Assignment to a NATO military base “way below ground” in Italy surprised Orange County Executive Steve Neuhaus when he was deployed with U.S. Navy Reserves in March.
“When I left here I had the idea we’d do more humanitarian work,” he said. “We were told that Ukraine would probably not exist as a country by the time we were in theater.”
But Ukraine persisted, and Neuhaus said that, as lieutenant commander, he had three objectives—to prevent Russians from attacking other countries in Eastern Europe, to provide Ukraine with weapons, and to support Eastern Europeans with caring for refugees.
To protect Europe’s eastern flank, 100,000 troops had been sent there, he said. He worked 12-hour days for five to six days each week as battle watch captain for his section, going over reports of where fighting had ignited and following Russian troop movement.
His daily work also included “executing presidential drawdown authority,” which, for him, meant communications to facilitate movement of American weaponry to Ukraine, particularly the Javelin anti-tank and Stinger anti-aircraft missiles. Neuhaus identified where needed weaponry was, whether on another base or elsewhere, and helped arrange transport. Every morning he took part in a Zoom-like meeting with the Joint Chiefs of Staff in various time zones.
Neuhaus also supported humanitarian efforts, arranging to get blankets, clothes and medical supplies where they were needed, particularly in the west, after Russians retreated from Kiev, and to Eastern European countries.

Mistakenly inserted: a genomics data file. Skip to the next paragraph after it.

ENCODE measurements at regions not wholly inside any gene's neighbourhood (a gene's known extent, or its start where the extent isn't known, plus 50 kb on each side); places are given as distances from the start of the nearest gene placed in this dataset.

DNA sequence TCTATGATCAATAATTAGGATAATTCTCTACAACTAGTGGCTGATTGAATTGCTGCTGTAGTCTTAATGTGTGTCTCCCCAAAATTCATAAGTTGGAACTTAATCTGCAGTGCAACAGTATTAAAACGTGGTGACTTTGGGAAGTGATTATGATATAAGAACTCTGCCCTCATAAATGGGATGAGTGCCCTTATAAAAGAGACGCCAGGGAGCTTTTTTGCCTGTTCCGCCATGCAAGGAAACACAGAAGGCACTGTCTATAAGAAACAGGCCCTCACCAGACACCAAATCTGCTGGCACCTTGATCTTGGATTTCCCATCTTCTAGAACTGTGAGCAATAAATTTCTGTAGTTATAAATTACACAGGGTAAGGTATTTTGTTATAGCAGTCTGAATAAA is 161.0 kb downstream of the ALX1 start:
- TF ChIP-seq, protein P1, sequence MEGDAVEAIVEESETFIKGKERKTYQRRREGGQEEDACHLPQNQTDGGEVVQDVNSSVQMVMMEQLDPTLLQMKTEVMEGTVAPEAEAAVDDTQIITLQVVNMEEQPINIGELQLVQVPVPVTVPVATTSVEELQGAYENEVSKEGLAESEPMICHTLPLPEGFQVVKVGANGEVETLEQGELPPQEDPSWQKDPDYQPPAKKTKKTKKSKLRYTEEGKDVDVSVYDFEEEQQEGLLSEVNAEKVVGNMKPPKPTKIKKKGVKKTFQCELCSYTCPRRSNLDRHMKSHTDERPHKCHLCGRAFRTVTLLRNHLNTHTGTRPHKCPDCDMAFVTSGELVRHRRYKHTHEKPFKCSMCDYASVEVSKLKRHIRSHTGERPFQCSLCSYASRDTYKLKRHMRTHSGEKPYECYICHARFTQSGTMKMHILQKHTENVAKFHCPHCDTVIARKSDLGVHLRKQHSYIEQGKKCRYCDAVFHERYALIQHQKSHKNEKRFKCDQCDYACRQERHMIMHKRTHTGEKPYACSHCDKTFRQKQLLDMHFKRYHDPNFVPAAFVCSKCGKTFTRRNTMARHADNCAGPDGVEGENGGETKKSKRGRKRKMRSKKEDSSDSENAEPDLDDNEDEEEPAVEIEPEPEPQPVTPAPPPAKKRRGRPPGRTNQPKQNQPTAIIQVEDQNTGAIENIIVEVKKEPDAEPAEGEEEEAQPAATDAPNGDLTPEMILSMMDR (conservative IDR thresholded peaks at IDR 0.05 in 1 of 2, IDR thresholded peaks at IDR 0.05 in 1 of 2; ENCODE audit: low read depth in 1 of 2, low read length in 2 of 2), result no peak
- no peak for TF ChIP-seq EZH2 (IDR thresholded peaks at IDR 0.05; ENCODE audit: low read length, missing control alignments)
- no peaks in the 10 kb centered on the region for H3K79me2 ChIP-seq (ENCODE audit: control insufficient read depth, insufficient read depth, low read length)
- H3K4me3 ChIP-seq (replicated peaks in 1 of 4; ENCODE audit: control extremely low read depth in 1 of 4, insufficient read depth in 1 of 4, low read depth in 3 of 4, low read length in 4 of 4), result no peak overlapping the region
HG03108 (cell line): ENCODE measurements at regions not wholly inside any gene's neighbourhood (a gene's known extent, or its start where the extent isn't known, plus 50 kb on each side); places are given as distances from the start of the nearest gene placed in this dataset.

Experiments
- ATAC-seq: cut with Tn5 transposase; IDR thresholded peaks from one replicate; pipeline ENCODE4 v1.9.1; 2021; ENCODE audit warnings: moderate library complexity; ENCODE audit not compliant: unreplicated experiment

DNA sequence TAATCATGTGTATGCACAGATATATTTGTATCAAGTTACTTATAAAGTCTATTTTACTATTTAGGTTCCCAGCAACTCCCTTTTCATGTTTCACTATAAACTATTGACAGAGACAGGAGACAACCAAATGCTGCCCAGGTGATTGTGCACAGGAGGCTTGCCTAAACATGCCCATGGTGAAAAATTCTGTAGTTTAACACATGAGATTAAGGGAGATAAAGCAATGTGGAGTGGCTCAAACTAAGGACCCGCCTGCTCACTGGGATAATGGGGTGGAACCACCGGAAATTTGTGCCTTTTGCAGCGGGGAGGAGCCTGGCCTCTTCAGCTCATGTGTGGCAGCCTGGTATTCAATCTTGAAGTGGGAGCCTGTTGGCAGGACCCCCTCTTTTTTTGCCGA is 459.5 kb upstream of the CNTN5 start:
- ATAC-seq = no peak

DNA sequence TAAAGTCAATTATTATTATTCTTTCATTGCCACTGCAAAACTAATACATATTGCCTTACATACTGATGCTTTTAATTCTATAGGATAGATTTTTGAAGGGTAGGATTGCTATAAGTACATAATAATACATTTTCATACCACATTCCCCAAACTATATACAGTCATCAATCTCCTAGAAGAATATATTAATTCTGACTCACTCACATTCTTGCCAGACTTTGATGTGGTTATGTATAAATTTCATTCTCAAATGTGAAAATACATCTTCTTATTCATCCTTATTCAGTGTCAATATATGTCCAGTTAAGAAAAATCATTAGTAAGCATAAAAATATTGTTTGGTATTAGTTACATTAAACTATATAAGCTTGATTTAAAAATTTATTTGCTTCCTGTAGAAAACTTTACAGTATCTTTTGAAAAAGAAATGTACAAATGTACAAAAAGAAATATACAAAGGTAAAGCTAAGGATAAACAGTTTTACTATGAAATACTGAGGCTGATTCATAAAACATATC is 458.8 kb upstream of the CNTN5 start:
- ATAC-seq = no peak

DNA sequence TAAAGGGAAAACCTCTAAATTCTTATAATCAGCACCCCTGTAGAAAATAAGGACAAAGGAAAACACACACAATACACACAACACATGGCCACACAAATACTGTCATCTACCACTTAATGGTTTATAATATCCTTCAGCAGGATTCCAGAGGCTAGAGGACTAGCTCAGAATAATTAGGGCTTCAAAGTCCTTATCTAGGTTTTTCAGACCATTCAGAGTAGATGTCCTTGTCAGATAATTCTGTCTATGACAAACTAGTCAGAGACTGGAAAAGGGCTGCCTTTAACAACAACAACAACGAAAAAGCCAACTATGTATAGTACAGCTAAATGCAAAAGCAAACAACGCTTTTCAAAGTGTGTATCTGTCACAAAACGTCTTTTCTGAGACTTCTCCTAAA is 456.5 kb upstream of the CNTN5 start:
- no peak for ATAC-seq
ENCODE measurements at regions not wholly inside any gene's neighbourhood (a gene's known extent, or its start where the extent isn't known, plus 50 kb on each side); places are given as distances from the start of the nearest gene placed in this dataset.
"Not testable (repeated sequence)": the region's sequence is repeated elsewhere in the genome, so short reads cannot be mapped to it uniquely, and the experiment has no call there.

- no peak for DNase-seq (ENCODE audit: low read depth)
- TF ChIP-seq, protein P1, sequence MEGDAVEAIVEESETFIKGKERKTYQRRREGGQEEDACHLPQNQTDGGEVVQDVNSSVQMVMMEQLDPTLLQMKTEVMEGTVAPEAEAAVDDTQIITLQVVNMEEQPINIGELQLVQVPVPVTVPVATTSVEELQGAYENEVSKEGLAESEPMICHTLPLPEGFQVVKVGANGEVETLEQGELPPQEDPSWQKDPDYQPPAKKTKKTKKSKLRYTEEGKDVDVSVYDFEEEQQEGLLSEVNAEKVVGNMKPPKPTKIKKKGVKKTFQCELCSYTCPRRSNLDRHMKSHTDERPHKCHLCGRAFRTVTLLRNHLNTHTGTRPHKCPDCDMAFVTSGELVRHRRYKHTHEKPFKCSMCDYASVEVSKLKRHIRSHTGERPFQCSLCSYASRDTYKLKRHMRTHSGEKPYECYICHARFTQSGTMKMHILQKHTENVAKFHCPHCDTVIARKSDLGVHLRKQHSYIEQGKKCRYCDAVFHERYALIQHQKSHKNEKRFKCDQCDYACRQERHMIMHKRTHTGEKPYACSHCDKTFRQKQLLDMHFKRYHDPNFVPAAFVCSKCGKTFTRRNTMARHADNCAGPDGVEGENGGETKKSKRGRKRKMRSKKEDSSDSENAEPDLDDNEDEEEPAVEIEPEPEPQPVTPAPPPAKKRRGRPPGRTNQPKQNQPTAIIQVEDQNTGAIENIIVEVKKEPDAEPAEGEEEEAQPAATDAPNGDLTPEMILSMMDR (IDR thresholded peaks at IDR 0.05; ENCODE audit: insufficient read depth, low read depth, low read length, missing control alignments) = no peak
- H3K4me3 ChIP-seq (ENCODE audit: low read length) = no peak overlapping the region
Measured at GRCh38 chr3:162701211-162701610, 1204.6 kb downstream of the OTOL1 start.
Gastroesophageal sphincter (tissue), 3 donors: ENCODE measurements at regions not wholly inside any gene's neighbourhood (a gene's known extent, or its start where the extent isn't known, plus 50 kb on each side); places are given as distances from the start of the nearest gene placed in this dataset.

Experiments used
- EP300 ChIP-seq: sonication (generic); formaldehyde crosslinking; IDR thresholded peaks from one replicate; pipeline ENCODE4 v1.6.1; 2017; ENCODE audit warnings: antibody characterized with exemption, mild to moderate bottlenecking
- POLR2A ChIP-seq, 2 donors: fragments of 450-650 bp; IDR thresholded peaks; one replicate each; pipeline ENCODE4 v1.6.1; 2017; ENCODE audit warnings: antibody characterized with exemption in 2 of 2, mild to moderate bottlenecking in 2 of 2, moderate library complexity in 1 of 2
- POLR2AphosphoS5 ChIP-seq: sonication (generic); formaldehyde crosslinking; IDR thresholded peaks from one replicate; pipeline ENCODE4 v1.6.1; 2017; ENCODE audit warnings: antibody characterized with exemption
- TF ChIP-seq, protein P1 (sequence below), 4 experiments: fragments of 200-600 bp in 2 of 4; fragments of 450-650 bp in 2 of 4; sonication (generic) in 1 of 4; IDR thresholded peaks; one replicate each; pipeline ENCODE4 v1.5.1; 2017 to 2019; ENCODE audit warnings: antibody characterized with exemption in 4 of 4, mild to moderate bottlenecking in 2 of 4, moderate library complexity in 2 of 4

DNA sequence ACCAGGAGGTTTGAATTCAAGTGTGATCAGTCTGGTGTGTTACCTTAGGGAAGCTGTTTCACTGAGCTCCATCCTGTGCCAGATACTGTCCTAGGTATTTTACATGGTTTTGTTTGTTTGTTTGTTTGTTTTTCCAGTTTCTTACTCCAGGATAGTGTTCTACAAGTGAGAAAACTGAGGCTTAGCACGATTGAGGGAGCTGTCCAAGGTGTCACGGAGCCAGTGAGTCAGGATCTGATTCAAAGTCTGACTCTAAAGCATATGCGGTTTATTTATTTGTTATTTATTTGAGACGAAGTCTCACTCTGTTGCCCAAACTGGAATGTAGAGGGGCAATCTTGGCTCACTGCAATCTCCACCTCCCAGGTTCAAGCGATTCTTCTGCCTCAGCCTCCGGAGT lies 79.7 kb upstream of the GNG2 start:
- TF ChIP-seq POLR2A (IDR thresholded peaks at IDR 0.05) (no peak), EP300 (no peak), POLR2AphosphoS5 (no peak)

“The Polish did a good job,” he said. “Polish citizens adopted Ukrainian families, since their needs were only temporary--Ukrainians didn’t want to move there. The situation was different from having a mass of refugees.”
On days off, Neuhaus was on “three-hour call back,” meaning that, if called, he had to be able to return to work within three hours.
He noted the contrast between his recent deployment and the previous one in Iraq, from November of 2018 to June of 2019.
In Iraq, he said, “The U.S. worked with the Combined Joint Special Operations Task Force . I flew around in a helicopter, looking for ISIS, trying to capture or kill them.”
Did he kill anyone?
“We’re not allowed to talk about it,” said Neuhaus.
However he could describe the different fears he felt in each place.
“In Iraq the anxiety was fear of harm. We understood what we faced. But in Ukraine we didn’t know where Putin would go, whether he would go nuclear. It was a game changer. With the Russian setbacks, we didn’t know what would happen.”